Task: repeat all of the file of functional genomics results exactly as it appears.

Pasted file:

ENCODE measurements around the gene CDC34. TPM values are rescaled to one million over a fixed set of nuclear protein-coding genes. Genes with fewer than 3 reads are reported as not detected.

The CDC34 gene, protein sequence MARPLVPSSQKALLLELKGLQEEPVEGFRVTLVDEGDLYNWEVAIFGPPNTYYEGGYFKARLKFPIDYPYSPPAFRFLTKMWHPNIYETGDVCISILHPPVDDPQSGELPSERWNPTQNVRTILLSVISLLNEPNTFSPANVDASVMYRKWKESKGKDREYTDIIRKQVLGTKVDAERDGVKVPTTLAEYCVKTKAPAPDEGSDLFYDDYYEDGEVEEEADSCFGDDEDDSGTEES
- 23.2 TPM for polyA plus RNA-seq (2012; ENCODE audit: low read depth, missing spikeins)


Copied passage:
ENCODE measurements around the gene CDC34. TPM values are rescaled to one million over a fixed set of nuclear protein-coding genes. Genes with fewer than 3 reads are reported as not detected.

The CDC34 gene, protein sequence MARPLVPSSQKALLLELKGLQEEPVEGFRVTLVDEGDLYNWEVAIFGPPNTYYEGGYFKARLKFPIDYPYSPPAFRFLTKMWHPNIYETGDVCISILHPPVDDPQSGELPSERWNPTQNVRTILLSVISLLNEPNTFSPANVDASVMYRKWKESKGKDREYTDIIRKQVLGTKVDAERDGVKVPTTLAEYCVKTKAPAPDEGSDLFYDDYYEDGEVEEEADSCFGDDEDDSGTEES
- 23.2 TPM for polyA plus RNA-seq (2012; ENCODE audit: low read depth, missing spikeins)